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A 3D Printed Battery Cover


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Before I type anything else -- special thanks to @Atari Creep.

I wanted to share this little project that Chris helped me out with.  I had a Mattel Electronics "Battlestar Galactica" LED game that was in very poor shape.  I cleaned it up as best I could on the outside, and also got the game working with a little bit of battery acid cleanup and a new battery connector.  It's a fun game, but it wasn't very easy to play while trying to hold the battery in with my fingers!  Whoever owned this before me used tape to hold the battery in.  But that's not a good idea.  There's chemically encrusted tape residue all over the back, and it destroyed the instruction sticker!

Well, @Atari Creep made the mistake of posting that he got a 3D printer recently.  I asked him if he'd mind printing a battery cover for me.  He very graciously said yes, and mailed the final product to me.  (Chris, I sent you a little gift today in the mail in return).  The replacement cover fit pretty well.  Once it was warm enough to go back into my garage, I spent a tiny bit of time and elbow grease filing off the rough spots.  Perfect fit! 

I know it's not a match with the color and texture, and it's a tiny bit too thin.  But frankly, I don't care one bit.  It does the job of holding the battery in.  Furthermore, I think it's good that it's so obviously a reproduction part (in case I ever decide to sell this unit in the future). 

Here are some pictures of the cover, the simple files I used, and the final product. 

Again, thank you so much @Atari Creep

As for me, I really want to get myself a 3D printer now.  For a bunch of repair projects like this missing battery cover.  And also maybe for a little bit of art work.  But I have much to learn before getting one.  If anyone has experience and suggestions for a beginner, please share.



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Edited by RickR
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PS - the instruction sticker on the back is very obviously a repro too, and that's a whole other story.  Finding a copy of the sticker was a challenge.  Once I had one and cleaned it up, getting Windows to print the image to an exact size was an even bigger challenge.  I used just a tiny bit of glue stick so it's easy removable.  Again, I think it's important that it's clearly a repro part.  This ended up being readable/usable, and I'm very happy with the result.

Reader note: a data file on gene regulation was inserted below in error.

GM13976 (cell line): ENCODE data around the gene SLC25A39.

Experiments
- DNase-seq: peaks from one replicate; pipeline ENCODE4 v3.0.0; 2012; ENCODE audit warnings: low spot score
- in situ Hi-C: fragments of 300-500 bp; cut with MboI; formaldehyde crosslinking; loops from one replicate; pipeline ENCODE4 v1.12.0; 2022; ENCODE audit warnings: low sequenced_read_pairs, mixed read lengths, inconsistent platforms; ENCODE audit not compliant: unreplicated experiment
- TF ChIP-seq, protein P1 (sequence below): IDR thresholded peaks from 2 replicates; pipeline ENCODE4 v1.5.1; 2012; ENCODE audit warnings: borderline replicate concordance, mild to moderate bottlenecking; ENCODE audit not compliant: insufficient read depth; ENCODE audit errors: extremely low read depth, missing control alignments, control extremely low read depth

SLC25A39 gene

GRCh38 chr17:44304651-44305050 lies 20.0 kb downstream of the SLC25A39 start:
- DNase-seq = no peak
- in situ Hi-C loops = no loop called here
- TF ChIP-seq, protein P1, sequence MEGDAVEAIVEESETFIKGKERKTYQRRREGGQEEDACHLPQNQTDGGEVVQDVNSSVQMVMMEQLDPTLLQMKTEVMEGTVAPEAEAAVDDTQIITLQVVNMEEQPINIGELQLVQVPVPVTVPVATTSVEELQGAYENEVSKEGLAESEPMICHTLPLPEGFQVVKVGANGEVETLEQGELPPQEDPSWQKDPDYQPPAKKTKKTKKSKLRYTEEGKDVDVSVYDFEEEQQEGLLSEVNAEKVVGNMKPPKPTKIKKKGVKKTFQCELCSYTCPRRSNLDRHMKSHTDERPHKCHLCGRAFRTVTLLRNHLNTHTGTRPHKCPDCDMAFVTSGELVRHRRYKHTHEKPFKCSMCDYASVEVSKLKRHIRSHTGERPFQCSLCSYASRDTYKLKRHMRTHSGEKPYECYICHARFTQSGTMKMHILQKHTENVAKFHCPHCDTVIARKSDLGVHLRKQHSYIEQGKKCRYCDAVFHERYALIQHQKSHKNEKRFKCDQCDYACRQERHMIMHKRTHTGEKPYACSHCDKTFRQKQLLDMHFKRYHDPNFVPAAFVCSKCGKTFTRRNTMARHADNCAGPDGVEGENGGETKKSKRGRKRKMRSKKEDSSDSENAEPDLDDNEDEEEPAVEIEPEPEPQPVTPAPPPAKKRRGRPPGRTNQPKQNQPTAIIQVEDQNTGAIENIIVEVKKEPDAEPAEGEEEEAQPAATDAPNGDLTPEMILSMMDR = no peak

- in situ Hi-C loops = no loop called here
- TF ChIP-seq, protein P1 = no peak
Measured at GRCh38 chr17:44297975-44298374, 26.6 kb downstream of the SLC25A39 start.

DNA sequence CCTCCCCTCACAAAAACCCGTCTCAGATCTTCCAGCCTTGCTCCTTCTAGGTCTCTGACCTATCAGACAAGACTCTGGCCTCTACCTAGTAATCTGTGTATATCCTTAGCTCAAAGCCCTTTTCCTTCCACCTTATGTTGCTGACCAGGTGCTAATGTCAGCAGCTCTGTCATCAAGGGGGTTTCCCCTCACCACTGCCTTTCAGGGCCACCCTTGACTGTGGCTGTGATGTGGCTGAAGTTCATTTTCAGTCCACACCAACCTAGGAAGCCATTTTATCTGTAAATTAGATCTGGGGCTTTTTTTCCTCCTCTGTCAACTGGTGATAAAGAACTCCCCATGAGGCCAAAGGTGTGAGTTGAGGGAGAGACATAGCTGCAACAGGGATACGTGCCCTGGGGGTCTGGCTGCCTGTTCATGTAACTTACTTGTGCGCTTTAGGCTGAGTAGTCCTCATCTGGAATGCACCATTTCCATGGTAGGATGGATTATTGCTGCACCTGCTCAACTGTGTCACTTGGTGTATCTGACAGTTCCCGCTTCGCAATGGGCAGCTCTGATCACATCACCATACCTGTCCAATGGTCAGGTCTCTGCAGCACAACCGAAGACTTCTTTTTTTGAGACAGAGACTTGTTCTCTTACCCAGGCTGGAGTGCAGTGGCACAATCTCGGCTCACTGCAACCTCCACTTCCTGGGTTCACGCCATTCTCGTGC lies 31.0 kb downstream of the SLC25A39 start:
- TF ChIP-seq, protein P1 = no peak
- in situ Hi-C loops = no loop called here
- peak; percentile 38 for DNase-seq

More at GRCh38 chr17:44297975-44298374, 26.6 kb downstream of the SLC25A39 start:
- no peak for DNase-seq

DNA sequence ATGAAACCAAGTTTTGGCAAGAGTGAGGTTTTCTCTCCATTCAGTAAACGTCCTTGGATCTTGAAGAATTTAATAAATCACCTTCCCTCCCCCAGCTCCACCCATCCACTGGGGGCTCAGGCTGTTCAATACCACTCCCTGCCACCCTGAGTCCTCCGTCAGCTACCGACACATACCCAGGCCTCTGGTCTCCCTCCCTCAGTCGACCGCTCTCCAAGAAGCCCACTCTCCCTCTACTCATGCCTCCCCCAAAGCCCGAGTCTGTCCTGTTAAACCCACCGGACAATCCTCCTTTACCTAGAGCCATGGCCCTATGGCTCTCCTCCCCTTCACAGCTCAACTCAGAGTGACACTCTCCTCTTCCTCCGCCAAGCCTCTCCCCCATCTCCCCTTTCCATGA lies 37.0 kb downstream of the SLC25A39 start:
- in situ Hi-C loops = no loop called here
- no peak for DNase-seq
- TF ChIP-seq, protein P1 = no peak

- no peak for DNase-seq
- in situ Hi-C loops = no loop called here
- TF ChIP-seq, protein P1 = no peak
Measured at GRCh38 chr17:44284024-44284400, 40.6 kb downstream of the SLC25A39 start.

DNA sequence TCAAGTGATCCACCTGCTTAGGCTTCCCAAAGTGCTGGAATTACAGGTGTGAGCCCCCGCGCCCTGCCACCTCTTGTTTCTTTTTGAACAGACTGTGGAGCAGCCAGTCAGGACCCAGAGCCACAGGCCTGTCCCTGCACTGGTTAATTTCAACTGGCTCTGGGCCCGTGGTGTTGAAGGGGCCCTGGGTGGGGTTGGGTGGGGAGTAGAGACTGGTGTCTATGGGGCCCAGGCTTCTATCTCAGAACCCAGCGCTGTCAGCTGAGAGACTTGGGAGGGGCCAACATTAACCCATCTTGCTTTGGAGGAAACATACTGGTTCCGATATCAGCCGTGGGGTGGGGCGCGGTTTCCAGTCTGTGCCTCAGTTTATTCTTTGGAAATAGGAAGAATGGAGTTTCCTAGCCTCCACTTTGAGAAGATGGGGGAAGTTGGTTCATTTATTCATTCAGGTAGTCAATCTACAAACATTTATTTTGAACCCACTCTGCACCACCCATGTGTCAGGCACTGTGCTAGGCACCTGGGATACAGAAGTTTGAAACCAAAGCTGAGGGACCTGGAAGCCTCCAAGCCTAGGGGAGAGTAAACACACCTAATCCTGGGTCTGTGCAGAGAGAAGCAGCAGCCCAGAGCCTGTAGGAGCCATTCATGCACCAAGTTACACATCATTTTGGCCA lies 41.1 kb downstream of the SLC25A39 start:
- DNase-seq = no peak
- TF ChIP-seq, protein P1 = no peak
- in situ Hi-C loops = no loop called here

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I can't tell you how may old handheld games I've seen that are missing covers, which makes them close to unplayable, especially for games with AA batteries. This could be a big lifesaver.

The No Swear Gamer on YouTube: https://www.youtube.com/channel/UChtJuo040EOCTVziObIgVcg

Host of The Atari 7800 Game by Game Podcast on iTunes, Stitcher and YouTube

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Nice!  I like seeing things restored, especially when finished. 

I had a friend, who has since passed away, who picked up an old used game at a thrift store a few years ago and man that thing looked like garbage to me.  But the first thing he did was disassemble the case and stick it in the dishwasher.  After that he spent a few days with a bottle of scratch remover and some rags, after that he had me make him up some labels.  When it was done it looked brand new... unless you got up real close and inspected it.  

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